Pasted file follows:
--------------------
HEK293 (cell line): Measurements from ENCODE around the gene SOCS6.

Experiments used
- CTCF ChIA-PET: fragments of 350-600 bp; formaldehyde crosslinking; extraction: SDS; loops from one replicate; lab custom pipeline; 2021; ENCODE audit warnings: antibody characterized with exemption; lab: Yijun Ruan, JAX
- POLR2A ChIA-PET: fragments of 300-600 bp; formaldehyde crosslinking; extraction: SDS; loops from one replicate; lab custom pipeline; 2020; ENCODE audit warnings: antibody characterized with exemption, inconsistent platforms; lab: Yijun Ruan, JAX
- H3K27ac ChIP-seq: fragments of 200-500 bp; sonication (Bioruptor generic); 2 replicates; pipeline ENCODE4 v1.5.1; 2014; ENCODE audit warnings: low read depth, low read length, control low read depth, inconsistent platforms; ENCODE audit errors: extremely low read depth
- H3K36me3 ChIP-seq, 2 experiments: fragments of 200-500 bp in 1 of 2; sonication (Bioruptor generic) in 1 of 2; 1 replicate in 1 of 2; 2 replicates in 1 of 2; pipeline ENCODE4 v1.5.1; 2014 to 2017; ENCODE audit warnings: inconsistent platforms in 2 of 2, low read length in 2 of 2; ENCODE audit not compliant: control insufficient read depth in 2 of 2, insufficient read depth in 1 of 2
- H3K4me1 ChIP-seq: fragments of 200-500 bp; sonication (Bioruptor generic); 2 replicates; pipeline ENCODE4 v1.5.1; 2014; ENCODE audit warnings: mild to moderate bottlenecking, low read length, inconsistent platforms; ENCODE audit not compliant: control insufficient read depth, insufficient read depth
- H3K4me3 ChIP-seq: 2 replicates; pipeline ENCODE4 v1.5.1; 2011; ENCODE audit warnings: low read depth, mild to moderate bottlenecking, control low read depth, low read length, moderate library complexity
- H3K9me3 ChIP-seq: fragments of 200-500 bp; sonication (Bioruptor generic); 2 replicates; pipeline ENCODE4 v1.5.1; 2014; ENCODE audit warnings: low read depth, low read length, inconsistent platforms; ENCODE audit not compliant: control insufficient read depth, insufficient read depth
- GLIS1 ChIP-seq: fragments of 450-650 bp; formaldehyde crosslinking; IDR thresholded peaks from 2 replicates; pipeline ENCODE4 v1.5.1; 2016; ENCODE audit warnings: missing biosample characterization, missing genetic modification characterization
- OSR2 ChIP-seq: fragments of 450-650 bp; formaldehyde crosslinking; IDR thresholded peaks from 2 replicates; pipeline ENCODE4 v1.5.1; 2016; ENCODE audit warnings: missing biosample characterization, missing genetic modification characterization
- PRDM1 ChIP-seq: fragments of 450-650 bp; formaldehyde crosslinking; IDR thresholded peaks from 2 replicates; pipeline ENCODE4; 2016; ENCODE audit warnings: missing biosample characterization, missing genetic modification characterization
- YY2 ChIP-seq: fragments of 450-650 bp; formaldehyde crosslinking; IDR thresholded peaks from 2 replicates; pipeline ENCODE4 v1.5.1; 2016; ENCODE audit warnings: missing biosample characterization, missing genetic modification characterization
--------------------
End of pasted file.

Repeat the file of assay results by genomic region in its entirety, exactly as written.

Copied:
HEK293 (cell line): Measurements from ENCODE around the gene SOCS6.

Experiments used
- CTCF ChIA-PET: fragments of 350-600 bp; formaldehyde crosslinking; extraction: SDS; loops from one replicate; lab custom pipeline; 2021; ENCODE audit warnings: antibody characterized with exemption; lab: Yijun Ruan, JAX
- POLR2A ChIA-PET: fragments of 300-600 bp; formaldehyde crosslinking; extraction: SDS; loops from one replicate; lab custom pipeline; 2020; ENCODE audit warnings: antibody characterized with exemption, inconsistent platforms; lab: Yijun Ruan, JAX
- H3K27ac ChIP-seq: fragments of 200-500 bp; sonication (Bioruptor generic); 2 replicates; pipeline ENCODE4 v1.5.1; 2014; ENCODE audit warnings: low read depth, low read length, control low read depth, inconsistent platforms; ENCODE audit errors: extremely low read depth
- H3K36me3 ChIP-seq, 2 experiments: fragments of 200-500 bp in 1 of 2; sonication (Bioruptor generic) in 1 of 2; 1 replicate in 1 of 2; 2 replicates in 1 of 2; pipeline ENCODE4 v1.5.1; 2014 to 2017; ENCODE audit warnings: inconsistent platforms in 2 of 2, low read length in 2 of 2; ENCODE audit not compliant: control insufficient read depth in 2 of 2, insufficient read depth in 1 of 2
- H3K4me1 ChIP-seq: fragments of 200-500 bp; sonication (Bioruptor generic); 2 replicates; pipeline ENCODE4 v1.5.1; 2014; ENCODE audit warnings: mild to moderate bottlenecking, low read length, inconsistent platforms; ENCODE audit not compliant: control insufficient read depth, insufficient read depth
- H3K4me3 ChIP-seq: 2 replicates; pipeline ENCODE4 v1.5.1; 2011; ENCODE audit warnings: low read depth, mild to moderate bottlenecking, control low read depth, low read length, moderate library complexity
- H3K9me3 ChIP-seq: fragments of 200-500 bp; sonication (Bioruptor generic); 2 replicates; pipeline ENCODE4 v1.5.1; 2014; ENCODE audit warnings: low read depth, low read length, inconsistent platforms; ENCODE audit not compliant: control insufficient read depth, insufficient read depth
- GLIS1 ChIP-seq: fragments of 450-650 bp; formaldehyde crosslinking; IDR thresholded peaks from 2 replicates; pipeline ENCODE4 v1.5.1; 2016; ENCODE audit warnings: missing biosample characterization, missing genetic modification characterization
- OSR2 ChIP-seq: fragments of 450-650 bp; formaldehyde crosslinking; IDR thresholded peaks from 2 replicates; pipeline ENCODE4 v1.5.1; 2016; ENCODE audit warnings: missing biosample characterization, missing genetic modification characterization
- PRDM1 ChIP-seq: fragments of 450-650 bp; formaldehyde crosslinking; IDR thresholded peaks from 2 replicates; pipeline ENCODE4; 2016; ENCODE audit warnings: missing biosample characterization, missing genetic modification characterization
- YY2 ChIP-seq: fragments of 450-650 bp; formaldehyde crosslinking; IDR thresholded peaks from 2 replicates; pipeline ENCODE4 v1.5.1; 2016; ENCODE audit warnings: missing biosample characterization, missing genetic modification characterization